Thursday, November 06, 2014
The Privilege to Vote!
This past Tuesday, November 4, was another big voting day in the United States. I did not vote for members of the county school board, because I did not find enough information with which to make my decisions. On other offices, I cast my votes. I voted for two Democrats and the rest are Republicans. I tried to vote on the basis of record and ability, as far as I could discern by reading and listening.
Voting is a terrific privilege. American women have been voting since my grandmothers' days, so I have no quarrel about women's right to vote. African American men have been voting for generations, undergoing resistance in certain states, a wrong that was righted by the 1965 Voting Rights Act in the U.S.. These days, I hear no objection to the fact that all registered voters that are American citizens aged 21 and older have the right to vote that is protected by law. I am not against voter ID, since we need IDs for almost everything important in this age.
Many countries now have voting as a new institution and one very much valued. Some have risked their lives around the world to go to voting polls, to be identified as someone casting votes, and to hope for better days. I admire them immensely.
An "I voted" sticker was given to me after I voted in my neighborhood, and I wore mine all day, noticing that other voters wore theirs too. Camaraderie went all around, regardless of political parties. I enjoyed a couple of conversations outside the voting area, and one man influenced one of my votes for Orphan's Court judge. He made a convincing argument for a Democratic candidate seeking a return to that seat.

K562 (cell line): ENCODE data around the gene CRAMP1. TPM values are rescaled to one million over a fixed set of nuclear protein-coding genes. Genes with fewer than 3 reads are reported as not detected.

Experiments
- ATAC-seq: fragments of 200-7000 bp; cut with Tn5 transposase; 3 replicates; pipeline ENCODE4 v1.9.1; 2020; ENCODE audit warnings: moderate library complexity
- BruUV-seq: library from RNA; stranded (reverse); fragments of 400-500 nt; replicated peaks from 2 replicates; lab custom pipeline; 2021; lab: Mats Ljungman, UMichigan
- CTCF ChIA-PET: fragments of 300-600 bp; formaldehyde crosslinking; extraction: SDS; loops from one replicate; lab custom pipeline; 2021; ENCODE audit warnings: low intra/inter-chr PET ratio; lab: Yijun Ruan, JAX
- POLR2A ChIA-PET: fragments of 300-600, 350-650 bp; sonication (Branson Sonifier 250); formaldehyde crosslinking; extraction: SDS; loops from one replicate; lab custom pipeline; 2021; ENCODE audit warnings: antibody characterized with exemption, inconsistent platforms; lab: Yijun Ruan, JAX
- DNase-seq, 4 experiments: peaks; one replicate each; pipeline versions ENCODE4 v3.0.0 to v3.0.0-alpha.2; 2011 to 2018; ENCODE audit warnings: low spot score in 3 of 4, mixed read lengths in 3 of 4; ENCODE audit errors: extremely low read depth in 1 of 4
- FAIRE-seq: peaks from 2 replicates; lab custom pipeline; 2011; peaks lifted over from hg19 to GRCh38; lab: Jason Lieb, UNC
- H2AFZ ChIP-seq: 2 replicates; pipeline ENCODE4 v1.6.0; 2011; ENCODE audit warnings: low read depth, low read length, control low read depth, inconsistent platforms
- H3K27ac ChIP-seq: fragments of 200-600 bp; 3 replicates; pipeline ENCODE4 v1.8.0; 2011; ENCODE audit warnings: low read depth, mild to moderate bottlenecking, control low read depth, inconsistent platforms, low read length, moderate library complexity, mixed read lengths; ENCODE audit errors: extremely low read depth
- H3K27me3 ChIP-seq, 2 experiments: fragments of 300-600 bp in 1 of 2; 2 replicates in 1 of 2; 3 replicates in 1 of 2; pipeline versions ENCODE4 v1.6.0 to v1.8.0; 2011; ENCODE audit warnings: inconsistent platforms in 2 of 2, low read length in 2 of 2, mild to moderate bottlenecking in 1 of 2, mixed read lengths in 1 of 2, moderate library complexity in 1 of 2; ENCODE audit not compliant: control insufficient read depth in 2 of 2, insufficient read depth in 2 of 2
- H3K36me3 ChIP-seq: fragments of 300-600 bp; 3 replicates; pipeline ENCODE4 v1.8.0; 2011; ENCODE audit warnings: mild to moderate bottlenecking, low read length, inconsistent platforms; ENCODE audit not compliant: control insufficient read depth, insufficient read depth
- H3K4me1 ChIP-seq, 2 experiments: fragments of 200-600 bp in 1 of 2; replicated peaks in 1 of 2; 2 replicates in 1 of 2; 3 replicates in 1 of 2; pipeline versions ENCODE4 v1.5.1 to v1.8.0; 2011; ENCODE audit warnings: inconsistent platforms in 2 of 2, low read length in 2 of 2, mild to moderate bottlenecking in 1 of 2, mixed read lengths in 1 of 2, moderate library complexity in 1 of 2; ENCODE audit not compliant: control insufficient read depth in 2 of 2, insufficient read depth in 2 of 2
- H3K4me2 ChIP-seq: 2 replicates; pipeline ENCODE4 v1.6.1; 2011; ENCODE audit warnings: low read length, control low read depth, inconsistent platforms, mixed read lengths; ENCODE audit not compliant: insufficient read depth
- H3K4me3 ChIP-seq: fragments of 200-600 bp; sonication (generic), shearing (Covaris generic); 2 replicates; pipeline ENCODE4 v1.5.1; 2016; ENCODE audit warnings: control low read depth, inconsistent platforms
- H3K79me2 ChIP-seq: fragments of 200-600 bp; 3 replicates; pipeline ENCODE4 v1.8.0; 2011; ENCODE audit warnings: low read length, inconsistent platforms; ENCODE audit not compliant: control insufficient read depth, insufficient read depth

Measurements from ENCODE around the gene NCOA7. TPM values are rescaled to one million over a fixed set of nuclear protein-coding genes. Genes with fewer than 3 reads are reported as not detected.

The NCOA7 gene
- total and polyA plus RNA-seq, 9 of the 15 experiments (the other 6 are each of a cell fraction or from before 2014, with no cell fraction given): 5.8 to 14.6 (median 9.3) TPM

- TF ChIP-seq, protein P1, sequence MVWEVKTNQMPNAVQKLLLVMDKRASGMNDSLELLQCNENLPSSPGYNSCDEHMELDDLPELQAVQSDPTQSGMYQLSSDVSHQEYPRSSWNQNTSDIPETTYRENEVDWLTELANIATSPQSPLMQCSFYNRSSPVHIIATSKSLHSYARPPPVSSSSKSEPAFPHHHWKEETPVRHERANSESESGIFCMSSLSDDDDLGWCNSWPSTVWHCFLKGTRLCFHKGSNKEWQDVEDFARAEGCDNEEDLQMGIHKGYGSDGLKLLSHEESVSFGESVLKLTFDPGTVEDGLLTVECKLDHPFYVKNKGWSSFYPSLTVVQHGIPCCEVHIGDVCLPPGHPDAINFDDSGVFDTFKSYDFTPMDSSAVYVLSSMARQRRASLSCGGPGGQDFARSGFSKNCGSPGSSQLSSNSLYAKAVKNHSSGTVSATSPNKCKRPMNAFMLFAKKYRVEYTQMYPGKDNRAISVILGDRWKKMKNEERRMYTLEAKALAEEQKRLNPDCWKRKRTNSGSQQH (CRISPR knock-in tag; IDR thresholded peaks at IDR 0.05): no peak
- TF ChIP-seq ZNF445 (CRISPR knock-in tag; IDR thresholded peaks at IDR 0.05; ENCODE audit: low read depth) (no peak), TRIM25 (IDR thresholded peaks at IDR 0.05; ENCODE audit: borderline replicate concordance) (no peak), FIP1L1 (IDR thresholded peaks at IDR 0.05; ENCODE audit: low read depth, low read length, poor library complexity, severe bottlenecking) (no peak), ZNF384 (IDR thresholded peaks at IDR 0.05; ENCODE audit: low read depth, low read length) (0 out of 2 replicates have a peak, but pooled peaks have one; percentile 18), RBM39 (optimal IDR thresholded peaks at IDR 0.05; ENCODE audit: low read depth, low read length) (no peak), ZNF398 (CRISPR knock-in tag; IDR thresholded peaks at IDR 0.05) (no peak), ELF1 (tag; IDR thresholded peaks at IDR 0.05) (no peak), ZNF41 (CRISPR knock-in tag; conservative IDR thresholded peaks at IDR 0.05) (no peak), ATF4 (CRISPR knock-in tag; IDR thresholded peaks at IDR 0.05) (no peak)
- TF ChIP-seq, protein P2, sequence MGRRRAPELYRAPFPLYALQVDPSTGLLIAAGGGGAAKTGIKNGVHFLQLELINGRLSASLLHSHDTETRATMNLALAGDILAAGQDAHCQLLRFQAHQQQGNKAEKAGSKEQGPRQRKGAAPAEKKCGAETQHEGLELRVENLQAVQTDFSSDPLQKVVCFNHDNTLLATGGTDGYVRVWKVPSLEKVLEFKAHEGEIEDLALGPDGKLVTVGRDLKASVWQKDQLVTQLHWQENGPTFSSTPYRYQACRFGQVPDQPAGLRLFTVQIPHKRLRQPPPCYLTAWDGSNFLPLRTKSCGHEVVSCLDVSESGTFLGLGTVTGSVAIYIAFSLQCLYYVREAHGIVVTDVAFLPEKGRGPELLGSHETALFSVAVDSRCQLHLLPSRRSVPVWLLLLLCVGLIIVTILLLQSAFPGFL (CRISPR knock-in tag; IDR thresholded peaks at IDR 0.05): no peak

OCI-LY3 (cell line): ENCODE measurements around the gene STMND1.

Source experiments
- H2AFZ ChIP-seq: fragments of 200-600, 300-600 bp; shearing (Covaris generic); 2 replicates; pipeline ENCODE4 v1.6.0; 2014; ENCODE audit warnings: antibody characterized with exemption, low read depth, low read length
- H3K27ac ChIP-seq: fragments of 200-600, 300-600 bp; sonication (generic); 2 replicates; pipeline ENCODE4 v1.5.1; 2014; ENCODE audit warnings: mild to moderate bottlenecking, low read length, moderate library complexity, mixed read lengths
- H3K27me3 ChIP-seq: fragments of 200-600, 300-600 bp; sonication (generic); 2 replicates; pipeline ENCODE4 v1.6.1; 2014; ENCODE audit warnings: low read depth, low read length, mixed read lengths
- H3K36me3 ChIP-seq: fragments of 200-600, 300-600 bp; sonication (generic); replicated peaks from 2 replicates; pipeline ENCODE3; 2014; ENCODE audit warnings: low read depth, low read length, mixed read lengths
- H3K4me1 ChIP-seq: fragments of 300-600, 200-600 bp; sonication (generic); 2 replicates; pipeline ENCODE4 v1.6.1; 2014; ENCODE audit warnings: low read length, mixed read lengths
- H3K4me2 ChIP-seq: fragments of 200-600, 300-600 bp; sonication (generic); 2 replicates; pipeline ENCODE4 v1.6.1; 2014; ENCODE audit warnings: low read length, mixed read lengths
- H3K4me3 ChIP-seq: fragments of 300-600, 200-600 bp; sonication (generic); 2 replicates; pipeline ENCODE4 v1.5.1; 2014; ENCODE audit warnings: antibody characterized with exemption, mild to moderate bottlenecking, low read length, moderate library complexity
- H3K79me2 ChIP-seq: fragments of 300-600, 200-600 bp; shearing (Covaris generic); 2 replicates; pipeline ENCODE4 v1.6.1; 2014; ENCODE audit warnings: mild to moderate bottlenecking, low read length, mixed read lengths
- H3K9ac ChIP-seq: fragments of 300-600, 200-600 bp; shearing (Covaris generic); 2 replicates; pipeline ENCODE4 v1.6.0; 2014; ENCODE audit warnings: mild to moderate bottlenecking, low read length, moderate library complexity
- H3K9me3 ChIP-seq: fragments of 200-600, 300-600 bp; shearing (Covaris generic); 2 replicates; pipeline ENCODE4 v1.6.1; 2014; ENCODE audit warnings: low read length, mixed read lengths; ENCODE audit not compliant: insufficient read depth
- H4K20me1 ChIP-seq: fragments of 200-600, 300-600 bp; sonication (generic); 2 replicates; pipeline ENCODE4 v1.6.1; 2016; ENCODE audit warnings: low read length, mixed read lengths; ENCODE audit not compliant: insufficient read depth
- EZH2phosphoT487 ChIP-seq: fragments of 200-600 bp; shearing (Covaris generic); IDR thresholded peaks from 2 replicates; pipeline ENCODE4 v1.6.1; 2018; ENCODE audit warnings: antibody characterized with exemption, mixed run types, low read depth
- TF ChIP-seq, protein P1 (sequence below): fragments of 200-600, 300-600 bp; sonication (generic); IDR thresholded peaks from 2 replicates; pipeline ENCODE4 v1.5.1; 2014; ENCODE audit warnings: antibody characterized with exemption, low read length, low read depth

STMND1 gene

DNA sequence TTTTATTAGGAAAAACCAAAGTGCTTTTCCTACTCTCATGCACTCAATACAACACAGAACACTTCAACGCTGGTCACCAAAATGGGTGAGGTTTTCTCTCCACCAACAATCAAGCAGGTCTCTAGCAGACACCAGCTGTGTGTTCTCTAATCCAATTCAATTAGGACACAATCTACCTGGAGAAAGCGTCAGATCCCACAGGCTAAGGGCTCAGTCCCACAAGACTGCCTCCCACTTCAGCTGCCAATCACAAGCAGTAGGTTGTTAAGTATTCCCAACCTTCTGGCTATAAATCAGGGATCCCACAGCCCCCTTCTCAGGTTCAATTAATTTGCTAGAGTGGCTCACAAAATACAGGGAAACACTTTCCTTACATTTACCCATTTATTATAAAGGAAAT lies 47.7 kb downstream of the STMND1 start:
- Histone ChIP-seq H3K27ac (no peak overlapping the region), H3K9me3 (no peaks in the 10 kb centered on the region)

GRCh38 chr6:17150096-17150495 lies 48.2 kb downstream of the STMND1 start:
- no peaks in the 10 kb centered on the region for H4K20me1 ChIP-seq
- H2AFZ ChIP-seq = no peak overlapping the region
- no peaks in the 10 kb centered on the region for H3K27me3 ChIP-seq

I always think especially of my parents on voting days. They set a good example for me when I was growing up. This is what I noticed: (1) they voted in every local, state, and federal election, (2) they never "bashed" anyone running for office of any party, although they did occasionally mention their preferences, and (3) they were happy to express their preferences through their votes. I get that same refreshed feeling after I vote.
I am grateful for the British Magna Carta, which began the development of constitutional law and voting rights in their historic infancy. That document made a vitally important beginning almost 900 years ago (1215 AD/CE)!
The residents of a local retirement center put up with all of us who are assigned their building as our voting place, second floor, right turn. In return, I detect that many voters try to be respectful of the residents' space. I enjoy seeing some of the wise elders reading in an open sitting area or leaving the building with friends or family. After voting, I hope! Smile.
Labels: African American voting rights, candidates, political parties, voting, voting rights, Voting Rights Act of 1965, women's right to vote
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